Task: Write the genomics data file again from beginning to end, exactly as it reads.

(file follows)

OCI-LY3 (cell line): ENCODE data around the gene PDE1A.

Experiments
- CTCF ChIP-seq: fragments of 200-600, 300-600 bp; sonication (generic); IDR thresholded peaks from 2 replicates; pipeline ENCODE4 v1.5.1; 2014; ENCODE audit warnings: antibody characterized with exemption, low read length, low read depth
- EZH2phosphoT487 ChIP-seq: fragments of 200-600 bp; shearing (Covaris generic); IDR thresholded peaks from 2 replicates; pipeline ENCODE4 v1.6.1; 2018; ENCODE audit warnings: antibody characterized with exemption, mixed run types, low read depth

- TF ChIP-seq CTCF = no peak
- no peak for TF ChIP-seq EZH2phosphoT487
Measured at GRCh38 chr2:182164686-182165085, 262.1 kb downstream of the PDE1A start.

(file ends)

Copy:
OCI-LY3 (cell line): ENCODE data around the gene PDE1A.

Experiments
- CTCF ChIP-seq: fragments of 200-600, 300-600 bp; sonication (generic); IDR thresholded peaks from 2 replicates; pipeline ENCODE4 v1.5.1; 2014; ENCODE audit warnings: antibody characterized with exemption, low read length, low read depth
- EZH2phosphoT487 ChIP-seq: fragments of 200-600 bp; shearing (Covaris generic); IDR thresholded peaks from 2 replicates; pipeline ENCODE4 v1.6.1; 2018; ENCODE audit warnings: antibody characterized with exemption, mixed run types, low read depth

- TF ChIP-seq CTCF = no peak
- no peak for TF ChIP-seq EZH2phosphoT487
Measured at GRCh38 chr2:182164686-182165085, 262.1 kb downstream of the PDE1A start.